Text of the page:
Photo courtesy of Javipec
Summing up, I think that for each climbing level, athlete and discipline there should be an injury prevention program integrated in the general training plan. This, in my opinion, calls for:
- Assessing my athletes’ history of previous injuries and goals, and putting in place a routine of compensatory exercises.
- In the context of the general planning, choosing the right exercises and methodology for each mesocycle, carefully periodizing volume and intensity.
- A very important point: teaching how to perform correctly all those exercises and to adjust the load for each of them.
What is the most important advice that you can give climbers to prevent injuries from occurring?
In the first place, be coherent; secondly, learn to manage the load for each exercise and method. By coherence I mean being conscious of your personal and external conditions; if we have recently taken up climbing, it’s neither logical nor healthy to try methods oriented to higher level climbers (it’s not even efficient, because easier, safer methods have been shown to provide similar benefits in beginners!), like campus boarding, weighted dead-hangs, some TRX exercises, etc.
Another example is trying to do what would take 3 hours in just 90 minutes due to external time constraints. This way a supposedly “strength” session can become a high-load endurance one, resulting in small to negligible strength gains and risking overuse. If the exercises are of an explosive nature like campusing, it can be worse yet; we have all witnessed sessions where three patterns come together in a dangerous mix: a method is performed to exhaustion, disregarding execution and ignoring that when our power levels drop below certain threshold during the session, that method no longer has the desired effect. Another frequent case of coherence being put aside is trying to pack into a six-week cycle what should take double that time, just two months before our holidays… because developing stamina and endurance does not work like this, and epicondylalgia is right behind the corner.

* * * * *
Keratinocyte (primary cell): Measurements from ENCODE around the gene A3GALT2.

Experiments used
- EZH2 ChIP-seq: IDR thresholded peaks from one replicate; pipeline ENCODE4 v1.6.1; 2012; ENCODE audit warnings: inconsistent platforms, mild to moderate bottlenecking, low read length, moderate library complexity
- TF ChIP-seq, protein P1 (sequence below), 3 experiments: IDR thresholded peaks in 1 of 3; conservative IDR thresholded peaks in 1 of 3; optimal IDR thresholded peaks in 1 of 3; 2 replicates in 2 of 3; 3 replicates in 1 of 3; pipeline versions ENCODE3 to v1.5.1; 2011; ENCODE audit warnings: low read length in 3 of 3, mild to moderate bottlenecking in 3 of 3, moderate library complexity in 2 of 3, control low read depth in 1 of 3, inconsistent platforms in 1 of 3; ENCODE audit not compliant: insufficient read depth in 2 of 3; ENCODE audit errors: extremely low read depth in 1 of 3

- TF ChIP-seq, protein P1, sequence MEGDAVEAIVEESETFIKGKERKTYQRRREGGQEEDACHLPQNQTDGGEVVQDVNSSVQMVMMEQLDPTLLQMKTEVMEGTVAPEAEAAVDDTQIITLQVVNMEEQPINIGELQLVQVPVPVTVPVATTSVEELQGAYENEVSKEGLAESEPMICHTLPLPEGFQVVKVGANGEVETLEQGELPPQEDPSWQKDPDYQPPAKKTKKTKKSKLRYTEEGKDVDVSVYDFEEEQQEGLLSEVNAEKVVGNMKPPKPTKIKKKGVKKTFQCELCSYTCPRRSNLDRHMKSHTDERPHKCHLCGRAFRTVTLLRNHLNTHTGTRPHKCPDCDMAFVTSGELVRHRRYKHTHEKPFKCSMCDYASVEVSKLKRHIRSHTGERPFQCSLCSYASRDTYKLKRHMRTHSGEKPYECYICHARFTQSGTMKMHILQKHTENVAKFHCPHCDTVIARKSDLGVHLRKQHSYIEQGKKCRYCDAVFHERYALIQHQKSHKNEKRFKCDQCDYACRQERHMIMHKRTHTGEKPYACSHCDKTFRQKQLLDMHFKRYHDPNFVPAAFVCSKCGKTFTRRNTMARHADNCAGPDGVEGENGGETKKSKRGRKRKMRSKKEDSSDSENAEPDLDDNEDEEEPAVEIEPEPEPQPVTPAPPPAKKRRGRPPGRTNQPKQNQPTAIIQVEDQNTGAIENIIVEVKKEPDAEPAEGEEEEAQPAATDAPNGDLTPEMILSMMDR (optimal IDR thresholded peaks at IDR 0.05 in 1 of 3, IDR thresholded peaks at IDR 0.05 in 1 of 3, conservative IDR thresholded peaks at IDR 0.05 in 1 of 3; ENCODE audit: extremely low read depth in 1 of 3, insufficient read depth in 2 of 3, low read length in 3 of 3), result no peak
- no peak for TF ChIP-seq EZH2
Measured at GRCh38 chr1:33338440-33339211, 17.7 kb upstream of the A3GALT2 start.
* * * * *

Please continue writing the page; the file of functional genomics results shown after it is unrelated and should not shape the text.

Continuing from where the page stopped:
As for the second advice, I regard individualization and control of the load as a safeguard against injury, and as a way of getting the desired effects from training. We need to start by learning what the load indicators for each training method are. For example, to develop capacity or ARC, the chosen holds and wall angle will allow completing each set without subjective forearm “pain” exceeding 1-2 in a scale from 1 to 5; if power-endurance is the objective of the exercise, pain can go up to 3-4 during a set or route, and it can build up from one set to the next, until we fall or get to muscle failure just in the last repetition of the last set…
So, when it is managed correctly, the load will allow us to 1) keep a consistently healthy execution and 2) comply with the method’s requirements, in the form of subjective sensations, distance, and time or number of repetitions. If we are struggling to do that, some load parameter has to be modified: hold size and wall angle, added weight, complexity of movements, etc. for maximum strength, length and number of repetitions or pauses for endurance, and edge depth and distance for campus boarding, for citing a few.
I also employ a numerical scale which the climber uses to make a daily evaluation of some aspects that tell us whether we are on the right track.
Another way to make sure we are fulfilling all those requirements is to educate ourselves on methodology and planning, or hiring a professional coach. If we choose the latter, though, part of our success will depend on our selection criteria. I believe that currently every user of coaching services should take a moment to ponder what he or she thinks a qualified coach is, and act accordingly.